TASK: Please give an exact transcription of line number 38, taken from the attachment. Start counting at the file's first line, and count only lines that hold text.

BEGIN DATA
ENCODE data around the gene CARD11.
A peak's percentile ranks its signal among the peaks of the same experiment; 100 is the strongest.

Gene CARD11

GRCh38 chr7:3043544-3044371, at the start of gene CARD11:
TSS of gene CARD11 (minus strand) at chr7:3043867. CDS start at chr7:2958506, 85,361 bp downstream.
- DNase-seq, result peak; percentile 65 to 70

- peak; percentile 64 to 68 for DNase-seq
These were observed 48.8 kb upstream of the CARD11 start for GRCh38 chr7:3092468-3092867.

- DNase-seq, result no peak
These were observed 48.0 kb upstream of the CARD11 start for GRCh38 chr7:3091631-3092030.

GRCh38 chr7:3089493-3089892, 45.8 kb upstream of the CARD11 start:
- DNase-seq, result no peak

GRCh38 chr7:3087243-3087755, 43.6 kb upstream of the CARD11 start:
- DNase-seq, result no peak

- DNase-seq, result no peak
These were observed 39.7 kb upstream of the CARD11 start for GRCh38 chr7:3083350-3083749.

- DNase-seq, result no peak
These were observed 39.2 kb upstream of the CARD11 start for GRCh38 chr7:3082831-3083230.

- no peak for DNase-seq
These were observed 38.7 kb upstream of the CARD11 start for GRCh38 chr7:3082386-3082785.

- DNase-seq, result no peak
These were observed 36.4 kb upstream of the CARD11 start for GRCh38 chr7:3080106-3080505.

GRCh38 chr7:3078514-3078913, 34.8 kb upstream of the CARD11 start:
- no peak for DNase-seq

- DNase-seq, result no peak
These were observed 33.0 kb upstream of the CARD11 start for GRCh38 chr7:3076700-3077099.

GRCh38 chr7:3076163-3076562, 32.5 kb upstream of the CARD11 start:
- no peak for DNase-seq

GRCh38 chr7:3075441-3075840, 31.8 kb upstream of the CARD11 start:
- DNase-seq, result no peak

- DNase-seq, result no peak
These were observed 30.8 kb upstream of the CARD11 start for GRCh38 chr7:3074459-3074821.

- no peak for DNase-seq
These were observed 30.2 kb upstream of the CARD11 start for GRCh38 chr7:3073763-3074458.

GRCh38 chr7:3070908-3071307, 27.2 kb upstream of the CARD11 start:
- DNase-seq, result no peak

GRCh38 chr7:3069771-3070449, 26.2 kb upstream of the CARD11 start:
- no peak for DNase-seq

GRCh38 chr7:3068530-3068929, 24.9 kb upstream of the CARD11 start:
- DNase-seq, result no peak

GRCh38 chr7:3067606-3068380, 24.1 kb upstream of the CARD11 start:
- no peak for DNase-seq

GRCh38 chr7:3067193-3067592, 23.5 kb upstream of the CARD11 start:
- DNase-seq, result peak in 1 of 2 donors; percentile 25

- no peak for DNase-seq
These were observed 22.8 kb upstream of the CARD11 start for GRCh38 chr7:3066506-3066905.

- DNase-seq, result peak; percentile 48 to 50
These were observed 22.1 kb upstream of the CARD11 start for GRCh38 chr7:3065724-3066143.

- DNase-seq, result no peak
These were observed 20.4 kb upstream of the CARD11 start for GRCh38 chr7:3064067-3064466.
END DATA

- no peak for DNase-seq